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Post Brexit trade deals put Marine and Transit Insurance on the agenda

The insurance profession was founded upon the principle of spreading the risk of maritime trading and as the UK government embarks upon the negotiation of post Brexit trade deals, it would seem to be an opportune time to reconsider the value of Marine and Transit insurance.

Written by Paul Brown on 30th March 2020

Post Brexit trade deals put Marine and Transit Insurance on the agenda

The insurance profession was founded upon the principle of spreading the risk of maritime trading and as the UK government embarks upon the negotiation of post Brexit trade deals, it would seem to be an opportune time to reconsider the value of Marine and Transit insurance.

The latest UK Port Freight Statistics, issued in August 2019, show that UK ports handled over 483 million tonnes of goods in 2018 and road freight statistics to March 2019 show that around 1.4 million tonnes of domestic freight and 9 million tonnes of international freight are travelling the UK’s roads every year. Such movement of goods often involves an international network of transportation across land, sea and air and with that complexity comes a whole host of risks that require close management by every part of the supply chain.

Of the myriad of ways that goods can be lost, or damaged, in transit the most common reasons are theft, accidental damage, and simply going missing along the route. Last year, half of the UK’s exports went to the EU, a territory where 8.2bn worth of goods were stolen last year.  And in the UK £54m worth of cargo was lost to theft in 2017, 84% of which came from vehicles.   

Organised crime plays a significant role in this but much of the theft is opportunistic and any commodity that offers thieves the chance to make quick money is at risk with tobacco, alcohol, electronic goods and even food all high on their wish list.

 

 

 

Many thefts take place before they even reach the port, when lorries and vans are parked overnight when there is little the driver can do to protect their cargo. However, even if the goods reach the port intact they can suffer one of the following:

  • Damage, or loss during loading or unloading
  • Damage in transit due to bad weather
  • Spoilage by water damage, or condensation in the container
  • Deterioration due to poor packaging
  • Spoilage of perishables if refrigeration units fail

Or, cargoes can even be jettisoned by a vessel's Captain to save the vessel.

So, what can be done?

With the range of diverse exposures in play and with so many laws and jurisdictions to contend with, exporting goods can be a complicated undertaking.

As an exporter of goods, it is possible and might appear easier to rely upon the insurance of third parties, but relying on the buyer of the goods, or a freight forwarder, to secure the safe arrival of goods, exposes a manufacturer's bottom line if adequate protection is not provided. For this reason, companies, should seek to take control of the insurance process wherever they can to ensure they have the cover they need.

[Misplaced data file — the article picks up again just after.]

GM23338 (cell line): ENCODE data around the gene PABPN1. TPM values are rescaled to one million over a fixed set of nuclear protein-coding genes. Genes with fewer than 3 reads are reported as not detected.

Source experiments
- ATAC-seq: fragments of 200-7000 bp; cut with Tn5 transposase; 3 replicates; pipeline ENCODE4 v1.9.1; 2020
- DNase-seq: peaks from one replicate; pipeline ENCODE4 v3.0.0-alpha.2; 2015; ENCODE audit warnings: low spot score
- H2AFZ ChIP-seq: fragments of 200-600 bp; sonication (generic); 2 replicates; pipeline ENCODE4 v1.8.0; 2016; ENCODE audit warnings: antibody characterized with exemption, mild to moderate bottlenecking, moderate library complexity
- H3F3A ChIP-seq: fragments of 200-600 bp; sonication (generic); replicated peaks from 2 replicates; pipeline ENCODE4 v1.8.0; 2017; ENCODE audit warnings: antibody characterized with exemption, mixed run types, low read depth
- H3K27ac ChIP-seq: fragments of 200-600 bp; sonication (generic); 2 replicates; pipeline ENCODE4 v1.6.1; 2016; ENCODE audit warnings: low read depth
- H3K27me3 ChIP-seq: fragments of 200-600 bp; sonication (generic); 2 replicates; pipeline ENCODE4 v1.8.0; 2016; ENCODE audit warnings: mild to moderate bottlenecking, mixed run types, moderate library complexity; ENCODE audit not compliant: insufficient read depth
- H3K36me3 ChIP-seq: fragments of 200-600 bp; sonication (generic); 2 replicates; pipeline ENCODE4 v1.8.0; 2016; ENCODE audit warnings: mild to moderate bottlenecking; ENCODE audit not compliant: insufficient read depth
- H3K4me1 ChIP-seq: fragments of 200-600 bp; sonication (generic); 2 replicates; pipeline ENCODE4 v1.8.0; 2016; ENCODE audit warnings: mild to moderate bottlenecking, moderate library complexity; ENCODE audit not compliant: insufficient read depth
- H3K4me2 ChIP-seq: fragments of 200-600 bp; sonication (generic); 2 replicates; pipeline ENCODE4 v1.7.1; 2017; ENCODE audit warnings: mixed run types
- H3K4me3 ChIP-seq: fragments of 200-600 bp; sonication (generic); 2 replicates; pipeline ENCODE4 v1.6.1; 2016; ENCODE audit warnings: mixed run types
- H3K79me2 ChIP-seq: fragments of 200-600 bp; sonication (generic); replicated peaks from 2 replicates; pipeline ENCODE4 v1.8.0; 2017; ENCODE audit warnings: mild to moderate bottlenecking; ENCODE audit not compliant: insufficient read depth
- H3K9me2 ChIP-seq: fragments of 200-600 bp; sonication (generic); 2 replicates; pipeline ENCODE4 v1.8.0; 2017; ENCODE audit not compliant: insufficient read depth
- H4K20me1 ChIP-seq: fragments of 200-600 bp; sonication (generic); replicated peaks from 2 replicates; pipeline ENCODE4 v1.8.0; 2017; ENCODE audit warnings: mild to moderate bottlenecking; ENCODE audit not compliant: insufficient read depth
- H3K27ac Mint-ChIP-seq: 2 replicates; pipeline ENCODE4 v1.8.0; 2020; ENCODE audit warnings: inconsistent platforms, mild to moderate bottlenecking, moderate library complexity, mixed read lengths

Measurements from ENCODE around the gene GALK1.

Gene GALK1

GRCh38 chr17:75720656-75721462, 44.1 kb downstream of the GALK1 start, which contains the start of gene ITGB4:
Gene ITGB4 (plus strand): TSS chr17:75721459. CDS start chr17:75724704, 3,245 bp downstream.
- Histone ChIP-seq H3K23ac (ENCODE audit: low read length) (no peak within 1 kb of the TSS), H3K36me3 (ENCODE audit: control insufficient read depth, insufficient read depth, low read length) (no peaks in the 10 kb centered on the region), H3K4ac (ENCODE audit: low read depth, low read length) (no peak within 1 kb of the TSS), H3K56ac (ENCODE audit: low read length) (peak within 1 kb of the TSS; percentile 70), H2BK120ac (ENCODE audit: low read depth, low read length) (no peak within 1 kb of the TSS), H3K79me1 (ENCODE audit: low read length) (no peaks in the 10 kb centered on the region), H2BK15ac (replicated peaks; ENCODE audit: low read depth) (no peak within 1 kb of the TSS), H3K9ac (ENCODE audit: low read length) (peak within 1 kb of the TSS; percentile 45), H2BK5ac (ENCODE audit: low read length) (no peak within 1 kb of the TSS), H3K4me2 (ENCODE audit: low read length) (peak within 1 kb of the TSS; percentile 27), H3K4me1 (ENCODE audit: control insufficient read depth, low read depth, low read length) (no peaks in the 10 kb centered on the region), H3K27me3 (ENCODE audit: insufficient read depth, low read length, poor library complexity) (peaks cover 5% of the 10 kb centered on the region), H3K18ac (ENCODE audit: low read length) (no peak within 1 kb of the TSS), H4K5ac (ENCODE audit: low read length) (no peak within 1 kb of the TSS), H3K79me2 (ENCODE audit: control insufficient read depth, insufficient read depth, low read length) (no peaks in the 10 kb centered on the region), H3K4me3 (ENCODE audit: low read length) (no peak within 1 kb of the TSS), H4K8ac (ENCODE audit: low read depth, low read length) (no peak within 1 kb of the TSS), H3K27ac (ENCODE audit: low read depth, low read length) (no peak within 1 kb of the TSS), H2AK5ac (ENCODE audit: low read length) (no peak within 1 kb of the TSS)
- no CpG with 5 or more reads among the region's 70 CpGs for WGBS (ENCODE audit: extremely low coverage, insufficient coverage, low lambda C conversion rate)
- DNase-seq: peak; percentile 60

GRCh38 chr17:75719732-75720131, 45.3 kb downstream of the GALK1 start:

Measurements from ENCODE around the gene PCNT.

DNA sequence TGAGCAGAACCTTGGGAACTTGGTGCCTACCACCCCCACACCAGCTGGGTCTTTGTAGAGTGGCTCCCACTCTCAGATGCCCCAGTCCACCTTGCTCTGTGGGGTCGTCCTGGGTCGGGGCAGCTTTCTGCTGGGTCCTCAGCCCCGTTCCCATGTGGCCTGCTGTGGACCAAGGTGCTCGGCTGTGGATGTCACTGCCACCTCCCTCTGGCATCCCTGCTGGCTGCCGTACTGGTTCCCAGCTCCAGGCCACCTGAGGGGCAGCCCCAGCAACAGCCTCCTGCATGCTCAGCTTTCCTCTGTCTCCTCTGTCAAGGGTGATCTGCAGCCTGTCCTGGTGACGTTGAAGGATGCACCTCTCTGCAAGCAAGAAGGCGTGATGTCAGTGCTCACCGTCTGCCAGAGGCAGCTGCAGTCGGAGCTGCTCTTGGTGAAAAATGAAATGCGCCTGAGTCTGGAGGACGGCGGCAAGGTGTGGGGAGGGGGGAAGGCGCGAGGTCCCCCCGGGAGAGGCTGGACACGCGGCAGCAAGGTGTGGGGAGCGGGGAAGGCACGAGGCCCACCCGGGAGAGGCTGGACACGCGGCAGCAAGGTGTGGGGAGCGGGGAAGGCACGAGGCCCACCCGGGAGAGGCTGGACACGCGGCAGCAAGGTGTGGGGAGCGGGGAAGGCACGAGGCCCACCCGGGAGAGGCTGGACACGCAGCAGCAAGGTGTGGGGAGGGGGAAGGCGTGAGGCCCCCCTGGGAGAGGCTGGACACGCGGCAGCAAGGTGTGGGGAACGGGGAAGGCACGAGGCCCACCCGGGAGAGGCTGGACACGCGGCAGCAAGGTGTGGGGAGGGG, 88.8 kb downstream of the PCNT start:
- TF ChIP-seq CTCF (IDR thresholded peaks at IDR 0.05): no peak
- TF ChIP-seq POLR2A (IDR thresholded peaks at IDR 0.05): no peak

Whether exporting, or importing, understanding the terms of trade or the ‘incoterms’ is vital. For example, it is advisable to purchase on an ex-works or 'Free on Board' (FOB) basis and sell on a 'Cost, Insurance and Freight' (CIF) basis. This gives both parties absolute clarity on where responsibility for the cargo lies at any given point of the journey and insurance plays a key role in defining those responsibilities. Whatever terms are used the risks inherent in global trading are many and complex, but working with an Insurance Broker that understands those risks and effects an efficient transfer of those risks into the insurance market can help put the manufacturer in control.

Figures issued by the Office for National Statistics (ONS) show that the number of SME’s exporting goods is on the increase and their ambitions require the ability to trade internationally.

To discuss your Marine and Transit insurance requirements contact Franklands on 01332 545720.

Source:

https://assets.publishing.service.gov.uk/government/uploads/system/uploads/attachment_data/file/826446/port-freight-statistics-2018.pdf

https://www.gov.uk/government/statistics/road-freight-statistics-april-2018-to-march-2019

https://www.tapa-global.org/news-detail-view/2019-is-already-another-record-breaking-year-for-cargo-crimes-in-the-europe-middle-east-and-africa.html

https://www.nmu.co.uk/wp-content/uploads/2018/09/BSI-UK-Cargo-Theft-Report-Q2-2018.pdf

https://shippingandfreightresource.com/cargo-theft-statistics-and-trends/

https://www.gov.uk/government/news/236000-uk-businesses-making-the-most-of-overseas-opportunities

 

 

 

 

 

 

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